6. Be Mindful About Getting Around
This is another one you've heard before: avoid solo car trips if at all possible. Whether that means taking public transport, carpooling, biking, or just making sure that you always combine as many errands as possible into one efficient trip, using the car as little as possible is the key goal. Before you hop in that Uber, just take a moment to think — is there also a bus that could take you where you're going?
7. Think Before You Fly
Air travel is definitely unavoidable sometimes, but it's also got the highest environmental impact of any mode of transportation. Could you get where you're going by bus, train, or even a shared car?
8. Buy Local Produce
Eating local isn't just a hipster trend; if you buy as much as you can that's grown or produced locally, you can save a huge amount of energy on shipping. Don't beat yourself up if you want to splurge on some out-of-season fruit every once in a while, because buying locally and in-season most of the time will make up for it.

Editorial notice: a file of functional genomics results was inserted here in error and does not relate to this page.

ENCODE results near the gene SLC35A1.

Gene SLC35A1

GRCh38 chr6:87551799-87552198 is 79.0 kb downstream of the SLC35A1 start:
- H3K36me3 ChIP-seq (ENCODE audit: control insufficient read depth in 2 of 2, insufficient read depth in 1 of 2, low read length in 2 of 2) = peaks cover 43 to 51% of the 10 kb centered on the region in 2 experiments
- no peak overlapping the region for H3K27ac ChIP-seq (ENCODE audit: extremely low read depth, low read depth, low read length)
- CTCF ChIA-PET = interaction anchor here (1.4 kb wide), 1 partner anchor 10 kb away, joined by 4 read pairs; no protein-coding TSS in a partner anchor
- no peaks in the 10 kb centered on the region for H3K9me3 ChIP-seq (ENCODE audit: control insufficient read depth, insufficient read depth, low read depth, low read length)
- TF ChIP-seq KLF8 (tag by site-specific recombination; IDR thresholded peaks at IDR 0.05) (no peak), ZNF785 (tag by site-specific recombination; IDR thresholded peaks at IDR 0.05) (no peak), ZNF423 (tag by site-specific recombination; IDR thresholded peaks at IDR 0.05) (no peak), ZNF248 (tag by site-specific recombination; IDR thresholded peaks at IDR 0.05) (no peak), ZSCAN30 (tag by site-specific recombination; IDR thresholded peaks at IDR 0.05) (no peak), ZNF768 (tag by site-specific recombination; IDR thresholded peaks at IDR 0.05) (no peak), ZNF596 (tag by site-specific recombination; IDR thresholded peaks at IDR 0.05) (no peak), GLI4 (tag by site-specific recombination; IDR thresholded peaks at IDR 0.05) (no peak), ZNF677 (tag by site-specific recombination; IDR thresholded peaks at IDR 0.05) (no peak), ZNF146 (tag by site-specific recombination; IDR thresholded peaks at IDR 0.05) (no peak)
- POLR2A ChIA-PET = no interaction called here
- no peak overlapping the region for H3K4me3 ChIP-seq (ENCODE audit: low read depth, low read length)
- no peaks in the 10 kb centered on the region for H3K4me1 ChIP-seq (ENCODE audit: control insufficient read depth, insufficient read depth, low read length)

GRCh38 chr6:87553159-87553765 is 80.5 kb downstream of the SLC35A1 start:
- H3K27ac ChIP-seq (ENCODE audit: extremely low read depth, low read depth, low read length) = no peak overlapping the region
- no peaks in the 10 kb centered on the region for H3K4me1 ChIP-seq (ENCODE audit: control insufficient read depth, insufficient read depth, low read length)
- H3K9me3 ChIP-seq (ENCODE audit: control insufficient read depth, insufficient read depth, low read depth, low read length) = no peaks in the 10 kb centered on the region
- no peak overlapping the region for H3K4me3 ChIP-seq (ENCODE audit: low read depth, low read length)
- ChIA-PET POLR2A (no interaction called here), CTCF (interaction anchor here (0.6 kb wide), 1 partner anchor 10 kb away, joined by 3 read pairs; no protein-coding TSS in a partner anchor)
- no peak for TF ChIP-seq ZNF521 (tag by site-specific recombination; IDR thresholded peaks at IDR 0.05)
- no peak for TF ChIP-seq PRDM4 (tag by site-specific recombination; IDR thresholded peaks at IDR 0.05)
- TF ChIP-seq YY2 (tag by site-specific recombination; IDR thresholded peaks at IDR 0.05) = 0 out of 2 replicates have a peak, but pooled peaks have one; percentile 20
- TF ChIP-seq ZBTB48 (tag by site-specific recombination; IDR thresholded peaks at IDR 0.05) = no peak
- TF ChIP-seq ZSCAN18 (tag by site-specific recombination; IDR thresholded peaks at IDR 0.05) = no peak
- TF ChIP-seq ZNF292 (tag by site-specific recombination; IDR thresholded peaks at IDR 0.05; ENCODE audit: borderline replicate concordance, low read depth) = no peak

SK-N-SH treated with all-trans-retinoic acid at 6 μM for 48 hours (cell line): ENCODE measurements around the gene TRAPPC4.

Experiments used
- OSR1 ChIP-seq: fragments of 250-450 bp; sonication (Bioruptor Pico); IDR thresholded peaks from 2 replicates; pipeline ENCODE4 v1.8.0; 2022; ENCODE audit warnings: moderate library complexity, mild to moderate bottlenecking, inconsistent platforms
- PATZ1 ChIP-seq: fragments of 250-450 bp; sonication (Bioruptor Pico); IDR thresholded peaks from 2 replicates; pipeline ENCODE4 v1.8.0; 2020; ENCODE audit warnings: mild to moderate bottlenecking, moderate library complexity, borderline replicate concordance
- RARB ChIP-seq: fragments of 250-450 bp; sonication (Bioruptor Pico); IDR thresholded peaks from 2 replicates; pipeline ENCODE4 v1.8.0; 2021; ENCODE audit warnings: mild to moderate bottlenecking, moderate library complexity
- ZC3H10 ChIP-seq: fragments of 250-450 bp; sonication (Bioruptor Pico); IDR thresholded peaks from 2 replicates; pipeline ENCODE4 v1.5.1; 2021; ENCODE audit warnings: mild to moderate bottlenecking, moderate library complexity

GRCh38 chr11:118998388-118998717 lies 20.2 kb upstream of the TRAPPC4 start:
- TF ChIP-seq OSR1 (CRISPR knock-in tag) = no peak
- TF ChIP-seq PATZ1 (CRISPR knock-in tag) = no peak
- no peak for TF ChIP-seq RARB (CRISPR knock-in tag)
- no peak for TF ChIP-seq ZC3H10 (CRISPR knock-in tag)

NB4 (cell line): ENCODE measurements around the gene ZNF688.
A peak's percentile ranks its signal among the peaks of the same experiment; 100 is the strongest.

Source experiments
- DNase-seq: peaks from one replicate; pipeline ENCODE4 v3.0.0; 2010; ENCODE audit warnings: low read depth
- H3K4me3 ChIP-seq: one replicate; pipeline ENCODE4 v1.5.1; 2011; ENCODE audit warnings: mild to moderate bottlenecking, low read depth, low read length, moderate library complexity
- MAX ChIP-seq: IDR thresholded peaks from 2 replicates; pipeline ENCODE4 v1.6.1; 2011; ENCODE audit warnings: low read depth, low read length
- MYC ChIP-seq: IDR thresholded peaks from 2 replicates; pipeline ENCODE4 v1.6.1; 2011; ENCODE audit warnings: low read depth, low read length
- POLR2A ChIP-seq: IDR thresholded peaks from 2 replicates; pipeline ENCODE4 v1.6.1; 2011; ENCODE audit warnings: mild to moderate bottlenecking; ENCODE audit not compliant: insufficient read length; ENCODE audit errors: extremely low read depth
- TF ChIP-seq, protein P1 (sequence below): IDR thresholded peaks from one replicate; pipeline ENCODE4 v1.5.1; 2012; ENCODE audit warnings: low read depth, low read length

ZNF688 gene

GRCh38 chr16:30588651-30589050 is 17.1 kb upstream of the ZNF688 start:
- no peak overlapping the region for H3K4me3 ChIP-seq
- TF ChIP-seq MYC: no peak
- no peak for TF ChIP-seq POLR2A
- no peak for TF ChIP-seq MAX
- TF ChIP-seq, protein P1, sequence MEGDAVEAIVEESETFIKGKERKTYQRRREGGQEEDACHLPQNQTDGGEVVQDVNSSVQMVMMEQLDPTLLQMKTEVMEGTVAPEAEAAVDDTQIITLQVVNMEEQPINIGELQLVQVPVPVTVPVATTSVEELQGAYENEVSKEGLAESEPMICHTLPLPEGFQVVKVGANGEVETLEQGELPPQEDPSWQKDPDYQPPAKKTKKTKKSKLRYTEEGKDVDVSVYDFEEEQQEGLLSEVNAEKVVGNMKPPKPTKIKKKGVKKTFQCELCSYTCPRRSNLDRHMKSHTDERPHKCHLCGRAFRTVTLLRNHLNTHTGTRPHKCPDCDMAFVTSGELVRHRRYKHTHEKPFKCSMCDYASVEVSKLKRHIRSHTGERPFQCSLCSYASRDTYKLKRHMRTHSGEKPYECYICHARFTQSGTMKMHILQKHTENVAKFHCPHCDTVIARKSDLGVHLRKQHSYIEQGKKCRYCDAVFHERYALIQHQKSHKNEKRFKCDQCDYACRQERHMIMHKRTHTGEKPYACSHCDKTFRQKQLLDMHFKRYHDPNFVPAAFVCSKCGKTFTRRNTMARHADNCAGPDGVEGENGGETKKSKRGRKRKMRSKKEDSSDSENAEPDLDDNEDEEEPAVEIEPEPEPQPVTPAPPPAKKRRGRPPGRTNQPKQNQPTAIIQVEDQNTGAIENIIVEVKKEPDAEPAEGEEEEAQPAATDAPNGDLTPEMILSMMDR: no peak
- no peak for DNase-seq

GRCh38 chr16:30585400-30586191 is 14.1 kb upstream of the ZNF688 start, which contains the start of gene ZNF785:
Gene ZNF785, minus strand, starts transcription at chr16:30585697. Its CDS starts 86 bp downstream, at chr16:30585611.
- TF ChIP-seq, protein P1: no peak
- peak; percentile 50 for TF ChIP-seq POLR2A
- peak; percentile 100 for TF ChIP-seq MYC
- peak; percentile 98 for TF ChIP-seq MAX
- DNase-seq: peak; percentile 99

9. Shop Online
Dream come true, right? But apparently it's true — shopping online is actually good for the environment. Next time you need an excuse for why you bought another pair of shoes online, use this one.
10. Make A Grocery Store Plan
The key here is not to buy food that you won't use, so plan out your meals before you go to the store so you'll know exactly what to buy. Another choice here is to swing by the store more often, so you'll buy less at a time and the stuff you get will have a smaller chance of going bad.
11. Learn Your Way Around An Expiration Date
Food that's past its expiration date isn't necessarily unsafe to eat. I'm not saying you should eat moldy bread or milk that's gone bad, but don't throw something away just because its sell-by date is past. Check to see if it's still good, and if your senses tell you that it is, then trust them.
12. Get That Travel Coffee Mug
There's been a lot of talk about Starbucks' coffee cups, but in a perfect world, no one would use them at all. Luckily for you, coffee shops often offer discounts for using reusable thermoses, so you can save money while you save those cups.
13. Don't Forget Your Tote
Too much discarded plastic in the world is a huge issue, so take that out of your life by using reusable grocery bags. Keep one in your purse for spur of the moment shopping trips, keep them in your car, keep them on your apartment door handle, wherever will help you remember them. Another trick is to reuse those plastic bags you put produce into, either as wrapping for your food in the fridge or for a second (and third, etc.) round of produce at the store.
14. Drink Loose Leaf Tea